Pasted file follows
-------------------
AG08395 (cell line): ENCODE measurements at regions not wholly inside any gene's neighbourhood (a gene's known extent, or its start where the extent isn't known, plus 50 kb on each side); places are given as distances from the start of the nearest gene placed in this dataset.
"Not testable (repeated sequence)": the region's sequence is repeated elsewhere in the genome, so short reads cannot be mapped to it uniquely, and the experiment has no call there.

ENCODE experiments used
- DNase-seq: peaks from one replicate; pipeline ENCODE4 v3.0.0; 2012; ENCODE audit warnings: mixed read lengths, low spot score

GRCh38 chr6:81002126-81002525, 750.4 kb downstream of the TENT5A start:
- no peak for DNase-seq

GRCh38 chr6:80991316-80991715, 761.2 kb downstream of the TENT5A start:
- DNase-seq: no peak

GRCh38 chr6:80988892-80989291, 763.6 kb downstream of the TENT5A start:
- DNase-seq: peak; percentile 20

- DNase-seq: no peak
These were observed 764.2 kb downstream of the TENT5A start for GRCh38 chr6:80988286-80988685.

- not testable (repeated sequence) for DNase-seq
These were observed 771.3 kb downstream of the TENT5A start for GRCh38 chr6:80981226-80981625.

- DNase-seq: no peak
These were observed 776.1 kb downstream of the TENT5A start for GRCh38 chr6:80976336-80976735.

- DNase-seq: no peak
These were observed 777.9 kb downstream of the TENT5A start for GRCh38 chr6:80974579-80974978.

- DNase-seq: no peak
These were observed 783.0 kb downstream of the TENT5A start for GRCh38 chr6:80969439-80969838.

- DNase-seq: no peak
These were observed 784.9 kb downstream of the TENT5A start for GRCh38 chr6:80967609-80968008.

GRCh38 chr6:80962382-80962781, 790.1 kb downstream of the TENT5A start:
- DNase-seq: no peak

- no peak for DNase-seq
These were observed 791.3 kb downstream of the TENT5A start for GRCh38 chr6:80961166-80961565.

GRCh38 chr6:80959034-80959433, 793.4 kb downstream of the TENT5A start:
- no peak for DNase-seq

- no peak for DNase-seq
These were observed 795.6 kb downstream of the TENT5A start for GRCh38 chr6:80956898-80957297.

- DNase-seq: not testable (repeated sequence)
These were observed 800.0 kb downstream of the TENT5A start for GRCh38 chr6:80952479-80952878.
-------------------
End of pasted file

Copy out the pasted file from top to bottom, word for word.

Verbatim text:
AG08395 (cell line): ENCODE measurements at regions not wholly inside any gene's neighbourhood (a gene's known extent, or its start where the extent isn't known, plus 50 kb on each side); places are given as distances from the start of the nearest gene placed in this dataset.
"Not testable (repeated sequence)": the region's sequence is repeated elsewhere in the genome, so short reads cannot be mapped to it uniquely, and the experiment has no call there.

ENCODE experiments used
- DNase-seq: peaks from one replicate; pipeline ENCODE4 v3.0.0; 2012; ENCODE audit warnings: mixed read lengths, low spot score

GRCh38 chr6:81002126-81002525, 750.4 kb downstream of the TENT5A start:
- no peak for DNase-seq

GRCh38 chr6:80991316-80991715, 761.2 kb downstream of the TENT5A start:
- DNase-seq: no peak

GRCh38 chr6:80988892-80989291, 763.6 kb downstream of the TENT5A start:
- DNase-seq: peak; percentile 20

- DNase-seq: no peak
These were observed 764.2 kb downstream of the TENT5A start for GRCh38 chr6:80988286-80988685.

- not testable (repeated sequence) for DNase-seq
These were observed 771.3 kb downstream of the TENT5A start for GRCh38 chr6:80981226-80981625.

- DNase-seq: no peak
These were observed 776.1 kb downstream of the TENT5A start for GRCh38 chr6:80976336-80976735.

- DNase-seq: no peak
These were observed 777.9 kb downstream of the TENT5A start for GRCh38 chr6:80974579-80974978.

- DNase-seq: no peak
These were observed 783.0 kb downstream of the TENT5A start for GRCh38 chr6:80969439-80969838.

- DNase-seq: no peak
These were observed 784.9 kb downstream of the TENT5A start for GRCh38 chr6:80967609-80968008.

GRCh38 chr6:80962382-80962781, 790.1 kb downstream of the TENT5A start:
- DNase-seq: no peak

- no peak for DNase-seq
These were observed 791.3 kb downstream of the TENT5A start for GRCh38 chr6:80961166-80961565.

GRCh38 chr6:80959034-80959433, 793.4 kb downstream of the TENT5A start:
- no peak for DNase-seq

- no peak for DNase-seq
These were observed 795.6 kb downstream of the TENT5A start for GRCh38 chr6:80956898-80957297.

- DNase-seq: not testable (repeated sequence)
These were observed 800.0 kb downstream of the TENT5A start for GRCh38 chr6:80952479-80952878.